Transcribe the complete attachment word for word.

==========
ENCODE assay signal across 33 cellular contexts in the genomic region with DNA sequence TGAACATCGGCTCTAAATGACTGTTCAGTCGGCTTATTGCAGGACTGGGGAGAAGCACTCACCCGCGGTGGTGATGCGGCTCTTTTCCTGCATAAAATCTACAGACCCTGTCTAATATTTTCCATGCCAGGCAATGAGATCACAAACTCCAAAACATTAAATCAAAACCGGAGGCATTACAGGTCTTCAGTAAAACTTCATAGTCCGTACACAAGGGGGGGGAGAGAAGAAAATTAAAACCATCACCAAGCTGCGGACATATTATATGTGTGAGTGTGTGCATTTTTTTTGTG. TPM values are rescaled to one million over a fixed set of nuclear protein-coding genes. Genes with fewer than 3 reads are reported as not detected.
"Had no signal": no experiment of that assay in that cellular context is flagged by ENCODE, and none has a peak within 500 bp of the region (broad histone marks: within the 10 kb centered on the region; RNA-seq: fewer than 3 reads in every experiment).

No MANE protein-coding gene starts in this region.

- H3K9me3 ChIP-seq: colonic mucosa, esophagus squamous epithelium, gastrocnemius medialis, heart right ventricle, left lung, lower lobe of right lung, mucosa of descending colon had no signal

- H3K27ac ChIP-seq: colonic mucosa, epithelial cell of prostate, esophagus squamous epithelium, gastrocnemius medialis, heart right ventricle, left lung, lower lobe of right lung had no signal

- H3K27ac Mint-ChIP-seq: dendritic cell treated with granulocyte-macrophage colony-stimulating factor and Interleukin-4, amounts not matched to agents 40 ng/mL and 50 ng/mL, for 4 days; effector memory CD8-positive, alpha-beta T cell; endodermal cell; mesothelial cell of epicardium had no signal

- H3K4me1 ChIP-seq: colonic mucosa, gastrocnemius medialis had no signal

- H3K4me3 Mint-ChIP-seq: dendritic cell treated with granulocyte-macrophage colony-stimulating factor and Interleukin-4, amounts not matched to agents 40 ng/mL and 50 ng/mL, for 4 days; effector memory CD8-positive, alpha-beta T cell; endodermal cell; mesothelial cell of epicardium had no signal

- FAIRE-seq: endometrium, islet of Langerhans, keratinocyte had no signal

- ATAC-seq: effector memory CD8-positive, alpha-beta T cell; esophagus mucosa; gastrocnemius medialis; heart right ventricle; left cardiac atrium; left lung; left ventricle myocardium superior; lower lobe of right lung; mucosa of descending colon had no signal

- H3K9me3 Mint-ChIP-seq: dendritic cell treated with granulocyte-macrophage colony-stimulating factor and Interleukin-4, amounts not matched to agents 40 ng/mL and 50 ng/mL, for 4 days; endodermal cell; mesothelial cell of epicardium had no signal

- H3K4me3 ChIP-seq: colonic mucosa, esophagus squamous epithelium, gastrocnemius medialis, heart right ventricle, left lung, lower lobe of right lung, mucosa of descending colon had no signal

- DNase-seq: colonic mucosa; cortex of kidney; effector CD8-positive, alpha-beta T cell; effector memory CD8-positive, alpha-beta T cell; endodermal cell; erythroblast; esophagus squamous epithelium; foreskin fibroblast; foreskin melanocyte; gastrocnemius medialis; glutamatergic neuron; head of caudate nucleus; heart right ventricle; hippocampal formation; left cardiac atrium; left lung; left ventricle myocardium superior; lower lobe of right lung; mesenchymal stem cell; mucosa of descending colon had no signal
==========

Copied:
ENCODE assay signal across 33 cellular contexts in the genomic region with DNA sequence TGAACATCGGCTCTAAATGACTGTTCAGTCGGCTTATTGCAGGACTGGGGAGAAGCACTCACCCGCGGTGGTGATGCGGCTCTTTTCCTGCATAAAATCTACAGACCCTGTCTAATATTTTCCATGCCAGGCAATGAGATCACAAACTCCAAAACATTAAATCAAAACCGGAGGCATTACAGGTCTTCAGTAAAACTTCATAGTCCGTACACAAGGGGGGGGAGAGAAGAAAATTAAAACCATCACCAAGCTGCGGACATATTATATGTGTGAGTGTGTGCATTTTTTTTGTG. TPM values are rescaled to one million over a fixed set of nuclear protein-coding genes. Genes with fewer than 3 reads are reported as not detected.
"Had no signal": no experiment of that assay in that cellular context is flagged by ENCODE, and none has a peak within 500 bp of the region (broad histone marks: within the 10 kb centered on the region; RNA-seq: fewer than 3 reads in every experiment).

No MANE protein-coding gene starts in this region.

- H3K9me3 ChIP-seq: colonic mucosa, esophagus squamous epithelium, gastrocnemius medialis, heart right ventricle, left lung, lower lobe of right lung, mucosa of descending colon had no signal

- H3K27ac ChIP-seq: colonic mucosa, epithelial cell of prostate, esophagus squamous epithelium, gastrocnemius medialis, heart right ventricle, left lung, lower lobe of right lung had no signal

- H3K27ac Mint-ChIP-seq: dendritic cell treated with granulocyte-macrophage colony-stimulating factor and Interleukin-4, amounts not matched to agents 40 ng/mL and 50 ng/mL, for 4 days; effector memory CD8-positive, alpha-beta T cell; endodermal cell; mesothelial cell of epicardium had no signal

- H3K4me1 ChIP-seq: colonic mucosa, gastrocnemius medialis had no signal

- H3K4me3 Mint-ChIP-seq: dendritic cell treated with granulocyte-macrophage colony-stimulating factor and Interleukin-4, amounts not matched to agents 40 ng/mL and 50 ng/mL, for 4 days; effector memory CD8-positive, alpha-beta T cell; endodermal cell; mesothelial cell of epicardium had no signal

- FAIRE-seq: endometrium, islet of Langerhans, keratinocyte had no signal

- ATAC-seq: effector memory CD8-positive, alpha-beta T cell; esophagus mucosa; gastrocnemius medialis; heart right ventricle; left cardiac atrium; left lung; left ventricle myocardium superior; lower lobe of right lung; mucosa of descending colon had no signal

- H3K9me3 Mint-ChIP-seq: dendritic cell treated with granulocyte-macrophage colony-stimulating factor and Interleukin-4, amounts not matched to agents 40 ng/mL and 50 ng/mL, for 4 days; endodermal cell; mesothelial cell of epicardium had no signal

- H3K4me3 ChIP-seq: colonic mucosa, esophagus squamous epithelium, gastrocnemius medialis, heart right ventricle, left lung, lower lobe of right lung, mucosa of descending colon had no signal

- DNase-seq: colonic mucosa; cortex of kidney; effector CD8-positive, alpha-beta T cell; effector memory CD8-positive, alpha-beta T cell; endodermal cell; erythroblast; esophagus squamous epithelium; foreskin fibroblast; foreskin melanocyte; gastrocnemius medialis; glutamatergic neuron; head of caudate nucleus; heart right ventricle; hippocampal formation; left cardiac atrium; left lung; left ventricle myocardium superior; lower lobe of right lung; mesenchymal stem cell; mucosa of descending colon had no signal